Empathic people seem to be especially prone to being hurt by narcissists, “drama queens” and people who have a helpless, victim mentality.
According to a Psychology Today article, “When overwhelmed with the impact of stressful emotions, empaths may experience panic attacks, depression, chronic fatigue, food, sex, and drug binges, or exhibit many other physical symptoms that defy traditional diagnosis.”
Many empaths are also introverts, and some deal with a level of social anxiety that makes large groups of people and intimacy difficult to handle.
Tips for Empaths
What can an empath do to keep themselves from becoming drained and down?
Here are some suggestions from experts in mental health and emotional well-being:
1. Set boundaries and stick to them
Learn to say no and become comfortable with not solving others’ problems for them. Create a schedule for yourself that works to keep yourself happy and your energy up and stick to it.
2. Practice mindfulness/self-awareness
Make a separation between thoughts/feelings and reality. Also practice “non-identification” with others so you can better see yourself and your emotions as separate from anyone else’s.
Try asking yourself, “Is this symptom or emotion mine or someone else’s?” When you become emotionally uncomfortable, focus on your breath, move around and pay attention to your senses.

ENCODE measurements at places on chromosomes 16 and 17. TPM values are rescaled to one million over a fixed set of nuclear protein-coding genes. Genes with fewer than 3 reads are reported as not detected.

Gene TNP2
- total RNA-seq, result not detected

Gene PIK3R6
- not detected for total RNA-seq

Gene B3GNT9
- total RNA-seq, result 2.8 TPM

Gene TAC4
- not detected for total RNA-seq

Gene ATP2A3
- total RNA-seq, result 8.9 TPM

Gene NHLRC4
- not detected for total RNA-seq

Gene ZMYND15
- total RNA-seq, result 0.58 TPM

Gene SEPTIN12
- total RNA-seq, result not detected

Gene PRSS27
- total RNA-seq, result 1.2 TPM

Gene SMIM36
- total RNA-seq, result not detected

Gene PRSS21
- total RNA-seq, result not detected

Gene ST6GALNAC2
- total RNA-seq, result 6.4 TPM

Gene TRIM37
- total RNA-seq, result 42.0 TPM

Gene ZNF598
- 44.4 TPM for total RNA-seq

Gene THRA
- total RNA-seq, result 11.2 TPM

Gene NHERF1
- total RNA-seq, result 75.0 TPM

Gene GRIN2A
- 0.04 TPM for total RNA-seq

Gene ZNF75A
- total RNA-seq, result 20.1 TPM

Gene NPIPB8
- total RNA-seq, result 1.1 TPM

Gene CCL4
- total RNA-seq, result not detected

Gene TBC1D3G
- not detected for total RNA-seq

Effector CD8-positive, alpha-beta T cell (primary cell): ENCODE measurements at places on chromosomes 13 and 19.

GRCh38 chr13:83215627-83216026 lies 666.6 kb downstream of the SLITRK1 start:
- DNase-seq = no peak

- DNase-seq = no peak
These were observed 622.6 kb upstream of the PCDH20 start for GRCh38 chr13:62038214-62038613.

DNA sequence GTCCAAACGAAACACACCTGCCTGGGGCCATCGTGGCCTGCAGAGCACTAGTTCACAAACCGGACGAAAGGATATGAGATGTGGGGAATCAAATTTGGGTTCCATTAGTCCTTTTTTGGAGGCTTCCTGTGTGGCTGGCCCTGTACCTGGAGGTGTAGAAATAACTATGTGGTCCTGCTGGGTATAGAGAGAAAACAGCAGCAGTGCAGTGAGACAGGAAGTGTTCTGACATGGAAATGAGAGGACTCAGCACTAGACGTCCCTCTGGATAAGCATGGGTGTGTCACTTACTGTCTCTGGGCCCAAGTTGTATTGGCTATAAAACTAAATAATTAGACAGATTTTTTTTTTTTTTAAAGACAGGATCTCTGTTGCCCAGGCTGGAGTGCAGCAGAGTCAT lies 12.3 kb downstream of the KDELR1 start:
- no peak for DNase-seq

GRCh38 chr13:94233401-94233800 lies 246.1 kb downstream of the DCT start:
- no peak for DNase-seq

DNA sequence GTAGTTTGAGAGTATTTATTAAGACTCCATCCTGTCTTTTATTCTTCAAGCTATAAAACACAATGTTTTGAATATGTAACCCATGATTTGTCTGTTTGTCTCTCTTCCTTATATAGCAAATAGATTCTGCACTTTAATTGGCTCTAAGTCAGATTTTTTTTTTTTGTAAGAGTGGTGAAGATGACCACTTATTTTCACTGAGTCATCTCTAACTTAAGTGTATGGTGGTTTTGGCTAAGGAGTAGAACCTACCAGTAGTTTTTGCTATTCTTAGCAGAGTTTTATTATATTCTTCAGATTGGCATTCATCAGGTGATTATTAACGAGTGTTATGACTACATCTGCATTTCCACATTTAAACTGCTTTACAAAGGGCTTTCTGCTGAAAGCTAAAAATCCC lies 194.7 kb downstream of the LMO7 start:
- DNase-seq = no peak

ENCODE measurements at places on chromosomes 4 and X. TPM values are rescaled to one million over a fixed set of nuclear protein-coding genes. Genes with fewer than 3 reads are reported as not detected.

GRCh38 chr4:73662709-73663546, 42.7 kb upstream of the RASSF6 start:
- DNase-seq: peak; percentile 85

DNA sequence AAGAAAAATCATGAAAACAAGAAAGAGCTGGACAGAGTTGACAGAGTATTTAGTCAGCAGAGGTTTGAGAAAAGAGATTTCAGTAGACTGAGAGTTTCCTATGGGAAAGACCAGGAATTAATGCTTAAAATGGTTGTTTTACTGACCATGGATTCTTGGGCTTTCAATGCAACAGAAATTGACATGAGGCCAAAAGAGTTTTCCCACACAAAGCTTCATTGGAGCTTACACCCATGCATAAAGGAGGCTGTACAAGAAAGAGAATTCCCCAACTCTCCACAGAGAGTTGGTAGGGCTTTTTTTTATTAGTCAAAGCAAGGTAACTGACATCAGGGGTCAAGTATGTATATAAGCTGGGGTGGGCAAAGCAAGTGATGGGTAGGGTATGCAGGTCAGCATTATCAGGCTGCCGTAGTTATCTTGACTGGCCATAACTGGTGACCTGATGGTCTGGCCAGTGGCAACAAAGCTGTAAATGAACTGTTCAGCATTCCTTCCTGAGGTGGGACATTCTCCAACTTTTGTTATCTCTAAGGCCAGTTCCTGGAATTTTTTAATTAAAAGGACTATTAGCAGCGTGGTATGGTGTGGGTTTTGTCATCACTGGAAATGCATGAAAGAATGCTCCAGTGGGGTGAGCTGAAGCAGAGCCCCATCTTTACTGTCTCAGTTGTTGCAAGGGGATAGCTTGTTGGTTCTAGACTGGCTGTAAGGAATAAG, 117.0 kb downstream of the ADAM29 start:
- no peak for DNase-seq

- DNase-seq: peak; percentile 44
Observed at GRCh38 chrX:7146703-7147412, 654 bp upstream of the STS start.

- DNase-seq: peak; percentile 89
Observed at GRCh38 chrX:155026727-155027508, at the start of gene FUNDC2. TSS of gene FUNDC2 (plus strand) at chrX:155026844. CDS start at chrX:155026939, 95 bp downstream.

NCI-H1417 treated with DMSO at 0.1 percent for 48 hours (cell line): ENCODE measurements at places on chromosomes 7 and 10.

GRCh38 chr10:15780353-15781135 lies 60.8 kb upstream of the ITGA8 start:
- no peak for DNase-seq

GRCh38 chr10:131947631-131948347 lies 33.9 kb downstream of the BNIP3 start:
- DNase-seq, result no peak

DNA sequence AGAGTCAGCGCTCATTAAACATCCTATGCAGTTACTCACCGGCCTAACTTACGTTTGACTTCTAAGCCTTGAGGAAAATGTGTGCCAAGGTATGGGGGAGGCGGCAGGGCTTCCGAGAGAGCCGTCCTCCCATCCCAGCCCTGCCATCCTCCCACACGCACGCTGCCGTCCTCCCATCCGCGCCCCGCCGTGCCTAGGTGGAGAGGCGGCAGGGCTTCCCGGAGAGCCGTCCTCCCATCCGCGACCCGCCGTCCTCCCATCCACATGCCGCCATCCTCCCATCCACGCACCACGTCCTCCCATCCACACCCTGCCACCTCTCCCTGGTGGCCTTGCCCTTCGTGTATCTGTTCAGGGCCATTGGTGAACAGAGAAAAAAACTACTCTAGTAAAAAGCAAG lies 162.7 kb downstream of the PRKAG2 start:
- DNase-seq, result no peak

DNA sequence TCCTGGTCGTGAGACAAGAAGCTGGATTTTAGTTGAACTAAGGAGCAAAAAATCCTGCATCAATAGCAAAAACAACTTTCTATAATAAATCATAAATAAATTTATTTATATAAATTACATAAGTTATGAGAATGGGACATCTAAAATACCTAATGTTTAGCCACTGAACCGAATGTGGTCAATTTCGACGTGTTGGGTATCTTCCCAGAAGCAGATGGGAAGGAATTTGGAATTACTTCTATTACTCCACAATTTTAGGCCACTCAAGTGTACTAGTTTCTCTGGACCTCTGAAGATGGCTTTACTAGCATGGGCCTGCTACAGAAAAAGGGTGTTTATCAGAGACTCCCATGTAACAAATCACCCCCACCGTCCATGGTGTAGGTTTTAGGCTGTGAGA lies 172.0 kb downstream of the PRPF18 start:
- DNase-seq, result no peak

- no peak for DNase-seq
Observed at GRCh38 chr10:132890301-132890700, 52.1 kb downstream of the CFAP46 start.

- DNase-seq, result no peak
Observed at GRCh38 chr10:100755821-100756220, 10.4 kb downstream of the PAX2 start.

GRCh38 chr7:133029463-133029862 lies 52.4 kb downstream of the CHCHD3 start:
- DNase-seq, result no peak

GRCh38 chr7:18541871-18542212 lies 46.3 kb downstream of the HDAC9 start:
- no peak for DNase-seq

3. Carve out enough alone time to recharge
Empaths are highly sensitive to the people and environments around them. This is why making time to unwind, ideally alone and in nature, is a great strategy for restoring your energy and relaxing.
The most restorative environments for empaths tend to be those with few people and no noise, bright lights, phone calls, texts, emails, internet, television or conversations. When an environment feels hectic and overwhelming, it’s best to step away from it for at least a few minutes to clear your thoughts before returning.
4. Practice self-compassion
Many empaths are vulnerable to self-critical thoughts and beliefs, which means it’s important to replace destructive thoughts with more positive, affirming ones. The more that an empath can work out their own issues, such as low self-esteem, the better they are at handling other’s emotions.
- What is an empath? It’s someone who is highly sensitive to other’s emotions and to their environment.
- What are the signs of an empath? Signs and characteristics can include being: a good listener, intuitive and having strong gut feelings about other people, compassionate, helpful, reliable, understanding and generous.
- Being highly empathetic usually makes people good friends and effective communicators, but the downside is that it can become overwhelming and draining when taking on others’ emotions.
- Many empaths are introverts and need time alone to recharge. Some are also prone to anxiety, depression, panic attacks and substance abuse, which is why self-care, time in nature, boundaries and self-awareness are important.